- All-Resin – This type is the least expensive available and thus have a few disadvantages to note: they are not very strong, can easily fracture, tend to wear down over time, and stain more easily than other materials.
- All-Ceramic (All-porcelain) – This type can be expensive, but if aesthetics is a major factor, this is a great option. Porcelain is translucent and reflects the color of your teeth below it, making it the best color match with the rest of them. Porcelain does not conduct heat well so the initial period of sensitivity to cold and heat is negligible. It is also non-allergenic and won’t affect allergies as some materials do. One downside is they wear out faster than most other materials and are more liable to break under chewing forces, especially with bruxism. Because of this, porcelain caps for use on molars are made thicker and require more trimming of the enamel of the affected one. They are most commonly used in front, where it is most important to be visually appealing.
- Zirconia or Milled – These are the most expensive kind and are perfect if you are concerned about aesthetics but not about cost. They are translucent so they provide an excellent color match. They are not susceptible to fractures as ceramic caps are. CAD/CAM allow zirconia crowns to be fabricated while you wait or saved for your next visit.
- Made from Porcelain Fused to Metal – The use of porcelain fused over a metal such as zirconia overcomes the brittleness of the all-porcelain type, while still offering great color matching to the surrounding ones. These are the best visual choice after all-porcelain if you watch for a couple of things. The metal underlay could become visible near your gum line if your gums begin receding. Also, the underlying metal makes the cap look less natural. Also to note: a zirconia base can be milled and can be less expensive than a gold base.
During our first visit, your teeth are prepared for the placement of the crown. A small layer of your enamel will be trimmed to accommodate the thickness of the cap. Next, impressions of will be taken and sent to the lab for molding and fabricating. Once we receive them, we will place them during your second visit. The placement is relatively pain free. If using zirconium, they will be milled using CAD/CAM instead of being sent out for fabricating.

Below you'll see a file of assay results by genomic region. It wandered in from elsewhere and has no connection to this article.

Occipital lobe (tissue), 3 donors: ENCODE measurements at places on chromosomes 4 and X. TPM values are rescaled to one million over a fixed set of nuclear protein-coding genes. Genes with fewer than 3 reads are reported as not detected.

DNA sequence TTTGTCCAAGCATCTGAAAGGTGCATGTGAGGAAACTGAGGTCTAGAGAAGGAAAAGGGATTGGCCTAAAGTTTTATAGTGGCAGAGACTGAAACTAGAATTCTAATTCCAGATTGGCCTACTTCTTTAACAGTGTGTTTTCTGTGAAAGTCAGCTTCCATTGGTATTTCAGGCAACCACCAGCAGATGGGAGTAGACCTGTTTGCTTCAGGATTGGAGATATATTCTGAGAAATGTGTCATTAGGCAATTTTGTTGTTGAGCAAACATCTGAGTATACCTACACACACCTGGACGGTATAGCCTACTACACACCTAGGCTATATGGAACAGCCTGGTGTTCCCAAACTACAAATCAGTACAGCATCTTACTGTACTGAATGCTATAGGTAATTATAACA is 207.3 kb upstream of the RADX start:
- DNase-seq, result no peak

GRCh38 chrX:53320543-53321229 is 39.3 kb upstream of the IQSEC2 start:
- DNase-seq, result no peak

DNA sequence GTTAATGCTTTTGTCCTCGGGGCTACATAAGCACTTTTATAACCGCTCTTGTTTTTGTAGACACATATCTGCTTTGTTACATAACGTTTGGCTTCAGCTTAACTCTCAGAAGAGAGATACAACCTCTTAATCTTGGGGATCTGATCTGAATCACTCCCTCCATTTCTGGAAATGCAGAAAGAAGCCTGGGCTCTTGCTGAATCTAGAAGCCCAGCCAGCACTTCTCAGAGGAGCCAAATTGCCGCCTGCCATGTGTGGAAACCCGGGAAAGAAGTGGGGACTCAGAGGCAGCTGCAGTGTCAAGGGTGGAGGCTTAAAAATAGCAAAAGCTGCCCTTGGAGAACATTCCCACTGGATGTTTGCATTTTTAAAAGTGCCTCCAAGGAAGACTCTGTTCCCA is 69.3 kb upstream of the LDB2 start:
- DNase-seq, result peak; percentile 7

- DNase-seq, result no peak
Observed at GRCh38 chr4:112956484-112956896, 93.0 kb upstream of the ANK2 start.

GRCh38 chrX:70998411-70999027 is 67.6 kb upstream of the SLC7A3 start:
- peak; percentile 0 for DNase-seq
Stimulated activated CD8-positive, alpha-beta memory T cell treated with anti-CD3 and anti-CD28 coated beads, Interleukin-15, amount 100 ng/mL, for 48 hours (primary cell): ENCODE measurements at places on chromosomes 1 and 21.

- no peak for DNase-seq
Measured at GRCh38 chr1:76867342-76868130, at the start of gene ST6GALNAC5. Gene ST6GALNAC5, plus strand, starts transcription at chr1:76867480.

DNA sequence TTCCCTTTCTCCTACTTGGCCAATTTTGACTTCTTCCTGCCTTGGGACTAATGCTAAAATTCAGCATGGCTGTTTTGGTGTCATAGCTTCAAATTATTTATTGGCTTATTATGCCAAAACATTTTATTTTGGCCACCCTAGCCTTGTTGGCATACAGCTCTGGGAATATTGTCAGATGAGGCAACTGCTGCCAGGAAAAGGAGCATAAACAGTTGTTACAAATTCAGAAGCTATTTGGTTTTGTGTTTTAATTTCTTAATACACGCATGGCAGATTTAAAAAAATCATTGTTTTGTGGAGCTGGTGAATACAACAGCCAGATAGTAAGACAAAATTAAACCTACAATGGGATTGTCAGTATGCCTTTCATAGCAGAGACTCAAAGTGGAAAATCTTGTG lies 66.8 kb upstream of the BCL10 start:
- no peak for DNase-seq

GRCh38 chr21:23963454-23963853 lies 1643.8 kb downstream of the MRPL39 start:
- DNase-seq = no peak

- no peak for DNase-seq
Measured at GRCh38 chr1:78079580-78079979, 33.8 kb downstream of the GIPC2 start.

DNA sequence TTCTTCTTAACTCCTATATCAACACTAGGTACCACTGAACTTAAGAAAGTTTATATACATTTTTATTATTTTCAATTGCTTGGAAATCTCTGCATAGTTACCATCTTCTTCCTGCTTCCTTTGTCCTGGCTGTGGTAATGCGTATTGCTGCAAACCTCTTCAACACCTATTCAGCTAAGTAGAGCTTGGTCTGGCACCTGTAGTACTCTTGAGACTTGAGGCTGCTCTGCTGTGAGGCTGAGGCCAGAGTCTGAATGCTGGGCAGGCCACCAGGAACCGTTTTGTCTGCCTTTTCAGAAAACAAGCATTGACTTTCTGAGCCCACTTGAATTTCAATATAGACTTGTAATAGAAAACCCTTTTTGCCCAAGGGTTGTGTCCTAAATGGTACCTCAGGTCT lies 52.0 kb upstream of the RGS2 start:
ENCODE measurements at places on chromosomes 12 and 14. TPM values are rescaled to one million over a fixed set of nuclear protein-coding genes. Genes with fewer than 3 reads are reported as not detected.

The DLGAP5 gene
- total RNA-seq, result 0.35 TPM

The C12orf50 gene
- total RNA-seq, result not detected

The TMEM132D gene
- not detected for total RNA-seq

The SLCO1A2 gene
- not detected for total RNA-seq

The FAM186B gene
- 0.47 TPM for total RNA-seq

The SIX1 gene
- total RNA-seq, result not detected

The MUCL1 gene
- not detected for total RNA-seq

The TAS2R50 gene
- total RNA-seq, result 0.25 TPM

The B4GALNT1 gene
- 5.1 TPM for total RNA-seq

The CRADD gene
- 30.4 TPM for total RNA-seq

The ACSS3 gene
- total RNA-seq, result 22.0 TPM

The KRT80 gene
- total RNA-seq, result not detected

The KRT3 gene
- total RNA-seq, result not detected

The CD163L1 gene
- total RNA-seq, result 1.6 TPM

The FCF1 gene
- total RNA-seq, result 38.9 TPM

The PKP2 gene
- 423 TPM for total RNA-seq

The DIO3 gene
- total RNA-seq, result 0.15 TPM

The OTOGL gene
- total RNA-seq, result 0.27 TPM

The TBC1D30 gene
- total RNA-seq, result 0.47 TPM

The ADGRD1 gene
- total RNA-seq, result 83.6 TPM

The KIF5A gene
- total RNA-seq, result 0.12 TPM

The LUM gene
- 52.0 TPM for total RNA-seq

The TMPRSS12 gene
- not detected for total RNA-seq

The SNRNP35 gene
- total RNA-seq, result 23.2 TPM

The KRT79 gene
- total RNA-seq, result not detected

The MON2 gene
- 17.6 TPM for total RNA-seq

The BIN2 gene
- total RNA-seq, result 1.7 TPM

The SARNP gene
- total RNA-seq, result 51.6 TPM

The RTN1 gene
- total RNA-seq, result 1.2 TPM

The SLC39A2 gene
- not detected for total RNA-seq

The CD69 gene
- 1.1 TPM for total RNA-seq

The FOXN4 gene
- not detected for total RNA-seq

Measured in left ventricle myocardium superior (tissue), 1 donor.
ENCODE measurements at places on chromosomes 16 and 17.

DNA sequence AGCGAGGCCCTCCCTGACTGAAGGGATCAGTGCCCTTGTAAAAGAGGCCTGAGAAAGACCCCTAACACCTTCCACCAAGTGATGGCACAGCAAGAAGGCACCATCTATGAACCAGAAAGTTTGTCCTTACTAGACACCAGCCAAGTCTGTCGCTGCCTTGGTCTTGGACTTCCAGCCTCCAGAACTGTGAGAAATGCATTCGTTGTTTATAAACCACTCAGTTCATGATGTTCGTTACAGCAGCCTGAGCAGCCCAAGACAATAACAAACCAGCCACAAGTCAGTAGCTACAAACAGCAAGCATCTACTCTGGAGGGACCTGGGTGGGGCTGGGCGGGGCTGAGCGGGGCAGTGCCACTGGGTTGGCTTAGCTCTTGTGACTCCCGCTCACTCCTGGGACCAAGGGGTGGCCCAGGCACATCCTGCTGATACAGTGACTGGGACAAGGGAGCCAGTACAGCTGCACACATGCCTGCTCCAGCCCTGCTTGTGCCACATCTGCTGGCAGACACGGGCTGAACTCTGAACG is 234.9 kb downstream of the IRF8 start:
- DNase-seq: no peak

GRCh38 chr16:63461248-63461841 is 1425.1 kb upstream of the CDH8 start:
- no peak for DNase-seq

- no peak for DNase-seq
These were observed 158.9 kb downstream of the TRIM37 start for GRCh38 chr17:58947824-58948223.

The average healing time is short, with little aftercare necessary. This means it won’t be long before you have recovered and are again able to eat your favorite foods.
Restorative caps range in price, mostly based on the material used to make them. Considering both cosmetic and therapeutic purposes, the cost of this procedure is well worth it. Finding the best expert is important to ensure that your money is spent wisely. If you require a crown, we also have a variety of financing options.
Lifespan and Repair
Crowns can last over seven years, and can even last a lifetime if properly cared for. There is a chance that the cement used could dissolve, leaving the cap loose or allowing it to fall off. If this happens, don’t force it back on or it could damage the tooth under or the cap itself. Contact our office and we will arrange for repair or if it is severely damaged, we can replace it with a new one.
Factors that Determine the Longevity
- The location of the jaw
- The condition of the tooth it is supported on.
- Oral hygiene and care of the tooth.
- Poor oral hygiene habits of the person wearing the crown.
- Materials used in the crown (e.g., gold lasts longer than zirconia or porcelain)
- The quality and manufacturing process of the crown.
- The type of the crown (partial or full)
- Periodontal health of the wearer.
- Accidents or any other external trauma.
Insurance companies often pay for the replacement of the crowns if it happens after 5 to 8 years. Crowns are estimated to last for up to 15 years or longer.
Bringing Bright Smiles To Frisco, Tx
Crowns are an excellent option for restoring oral health and repairing damaged teeth. Make an appointment with our dental office in Frisco, TX and we will help you find a solution for your unique case. Our specialists will help you to be educated and confident in your decision. We are located near The Colony and Prosper, Texas.
Dr. George’s Dental Affiliations
Dr. George is highly educated and experienced in providing dental care. She provides the dental care you and your family need to reach healthy smiles. Read more about our Team.